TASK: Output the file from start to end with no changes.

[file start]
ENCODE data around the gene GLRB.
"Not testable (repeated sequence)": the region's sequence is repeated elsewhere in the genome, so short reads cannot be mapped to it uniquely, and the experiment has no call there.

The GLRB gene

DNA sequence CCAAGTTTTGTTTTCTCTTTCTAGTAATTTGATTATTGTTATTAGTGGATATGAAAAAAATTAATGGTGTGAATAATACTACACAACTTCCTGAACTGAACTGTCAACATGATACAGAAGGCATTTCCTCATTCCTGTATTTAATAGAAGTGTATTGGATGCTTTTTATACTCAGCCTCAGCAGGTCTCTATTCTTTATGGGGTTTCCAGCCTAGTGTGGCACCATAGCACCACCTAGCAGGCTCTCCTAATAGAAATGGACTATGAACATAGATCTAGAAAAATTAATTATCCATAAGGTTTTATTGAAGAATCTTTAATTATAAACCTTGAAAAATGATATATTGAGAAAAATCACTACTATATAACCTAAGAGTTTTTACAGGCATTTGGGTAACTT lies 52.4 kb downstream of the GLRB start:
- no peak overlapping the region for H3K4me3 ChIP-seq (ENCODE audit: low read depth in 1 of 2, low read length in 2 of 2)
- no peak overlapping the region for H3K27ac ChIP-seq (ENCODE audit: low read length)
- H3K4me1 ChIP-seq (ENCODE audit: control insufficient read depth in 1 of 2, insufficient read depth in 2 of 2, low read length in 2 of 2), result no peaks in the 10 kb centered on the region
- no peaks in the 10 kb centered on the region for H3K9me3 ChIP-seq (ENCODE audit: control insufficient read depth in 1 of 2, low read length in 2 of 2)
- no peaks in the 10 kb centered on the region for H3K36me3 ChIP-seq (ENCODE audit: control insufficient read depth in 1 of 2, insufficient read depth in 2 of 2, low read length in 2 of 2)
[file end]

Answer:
ENCODE data around the gene GLRB.
"Not testable (repeated sequence)": the region's sequence is repeated elsewhere in the genome, so short reads cannot be mapped to it uniquely, and the experiment has no call there.

The GLRB gene

DNA sequence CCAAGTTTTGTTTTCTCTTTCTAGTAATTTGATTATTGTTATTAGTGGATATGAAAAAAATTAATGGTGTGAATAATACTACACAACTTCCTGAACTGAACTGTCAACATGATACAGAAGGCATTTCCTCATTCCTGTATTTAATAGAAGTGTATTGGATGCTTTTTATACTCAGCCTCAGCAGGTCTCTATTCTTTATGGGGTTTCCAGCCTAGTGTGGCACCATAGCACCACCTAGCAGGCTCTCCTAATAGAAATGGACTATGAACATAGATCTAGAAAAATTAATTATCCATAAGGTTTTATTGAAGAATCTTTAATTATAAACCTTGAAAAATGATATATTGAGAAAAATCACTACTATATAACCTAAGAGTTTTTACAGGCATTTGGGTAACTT lies 52.4 kb downstream of the GLRB start:
- no peak overlapping the region for H3K4me3 ChIP-seq (ENCODE audit: low read depth in 1 of 2, low read length in 2 of 2)
- no peak overlapping the region for H3K27ac ChIP-seq (ENCODE audit: low read length)
- H3K4me1 ChIP-seq (ENCODE audit: control insufficient read depth in 1 of 2, insufficient read depth in 2 of 2, low read length in 2 of 2), result no peaks in the 10 kb centered on the region
- no peaks in the 10 kb centered on the region for H3K9me3 ChIP-seq (ENCODE audit: control insufficient read depth in 1 of 2, low read length in 2 of 2)
- no peaks in the 10 kb centered on the region for H3K36me3 ChIP-seq (ENCODE audit: control insufficient read depth in 1 of 2, insufficient read depth in 2 of 2, low read length in 2 of 2)